David Wilkins, the Lester Kissel Professor of Law and director of the Program on the Legal Profession at Harvard LawSchool, was selected to receive the first-ever J. Clay Smith Award from Howard University School of Law. A member of the Harvard Law School faculty since 1986, Wilkins specializes in studying the structures, norms, and practices of the legal profession, as well as legal ethics.
Wilkins was recognized by Howard University for his work on the status and development of black lawyers in the legal profession. He received the award on Friday, October 23, at the Wiley Branton Conference at Howard, where he was also the keynote speaker.
A director of the Program on the Legal Profession since 1991, Wilkins is author of a number of publications, including “Problems in Professional Responsibility for a Changing Profession” (with Andrew L. Kaufman, Carolina Academic Press, 2009) and “If You Can’t Join’em Beat’em! The Rise and Fall of the Black Corporate Law Firm” (Stanford Law Review, 2008).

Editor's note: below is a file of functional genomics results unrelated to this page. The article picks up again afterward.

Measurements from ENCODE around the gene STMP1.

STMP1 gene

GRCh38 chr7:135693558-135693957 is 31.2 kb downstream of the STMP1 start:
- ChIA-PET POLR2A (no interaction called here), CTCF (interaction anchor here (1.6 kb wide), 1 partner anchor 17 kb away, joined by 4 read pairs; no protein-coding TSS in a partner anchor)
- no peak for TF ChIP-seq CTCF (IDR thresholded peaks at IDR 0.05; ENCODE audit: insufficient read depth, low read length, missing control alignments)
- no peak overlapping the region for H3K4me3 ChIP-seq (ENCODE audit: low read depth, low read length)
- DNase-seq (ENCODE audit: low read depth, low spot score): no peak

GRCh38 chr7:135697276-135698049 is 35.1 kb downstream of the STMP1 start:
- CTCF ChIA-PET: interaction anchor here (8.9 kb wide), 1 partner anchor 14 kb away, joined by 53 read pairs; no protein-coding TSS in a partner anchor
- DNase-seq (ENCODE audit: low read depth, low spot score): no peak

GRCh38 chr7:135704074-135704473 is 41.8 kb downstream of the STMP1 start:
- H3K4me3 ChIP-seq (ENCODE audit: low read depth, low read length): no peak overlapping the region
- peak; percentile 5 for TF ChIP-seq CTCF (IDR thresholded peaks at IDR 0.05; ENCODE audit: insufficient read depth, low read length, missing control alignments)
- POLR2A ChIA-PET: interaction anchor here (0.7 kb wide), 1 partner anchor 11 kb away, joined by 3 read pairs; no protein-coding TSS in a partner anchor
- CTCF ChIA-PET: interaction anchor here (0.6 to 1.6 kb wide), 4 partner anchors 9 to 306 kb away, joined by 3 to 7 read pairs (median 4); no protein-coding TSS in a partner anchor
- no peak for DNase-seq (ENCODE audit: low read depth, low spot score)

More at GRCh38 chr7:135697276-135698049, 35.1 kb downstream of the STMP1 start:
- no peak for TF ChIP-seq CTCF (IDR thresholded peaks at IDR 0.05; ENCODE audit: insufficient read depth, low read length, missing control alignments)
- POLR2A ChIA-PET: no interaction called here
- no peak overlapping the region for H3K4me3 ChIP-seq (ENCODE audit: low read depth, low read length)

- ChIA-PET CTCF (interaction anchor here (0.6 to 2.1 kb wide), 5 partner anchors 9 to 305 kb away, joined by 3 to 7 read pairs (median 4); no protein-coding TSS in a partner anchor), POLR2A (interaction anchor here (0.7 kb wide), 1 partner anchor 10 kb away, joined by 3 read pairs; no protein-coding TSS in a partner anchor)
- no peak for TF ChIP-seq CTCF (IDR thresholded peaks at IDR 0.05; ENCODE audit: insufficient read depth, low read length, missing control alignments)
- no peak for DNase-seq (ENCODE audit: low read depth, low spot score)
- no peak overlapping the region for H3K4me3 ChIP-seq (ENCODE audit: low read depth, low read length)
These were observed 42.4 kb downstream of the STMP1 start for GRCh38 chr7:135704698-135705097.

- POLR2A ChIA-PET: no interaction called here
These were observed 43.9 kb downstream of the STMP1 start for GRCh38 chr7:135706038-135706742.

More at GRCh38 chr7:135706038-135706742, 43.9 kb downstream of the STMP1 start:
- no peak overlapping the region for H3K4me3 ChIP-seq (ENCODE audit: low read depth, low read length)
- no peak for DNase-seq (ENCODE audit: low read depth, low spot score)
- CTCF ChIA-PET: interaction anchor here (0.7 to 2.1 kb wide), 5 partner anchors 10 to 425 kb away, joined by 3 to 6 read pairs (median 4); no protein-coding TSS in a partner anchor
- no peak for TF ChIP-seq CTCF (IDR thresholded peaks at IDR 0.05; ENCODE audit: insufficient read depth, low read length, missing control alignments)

Wilkins is also a senior research fellow of the American Bar Foundation and a faculty associate of the Harvard University Edmond J. Safra Foundation Center for Ethics. His current scholarly projects on the profession include “After the JD,” a ten-year nationwide longitudinal study of lawyers’ careers, the Harvard Law School Career Study, a quantitative and qualitative examination of how corporations purchase legal services, and an empirical project on the development of “ethical infrastructure” in large law firms based on a series of focus groups with leading practitioners and regulators, an examination of the practice of “offshoring” legal work to India.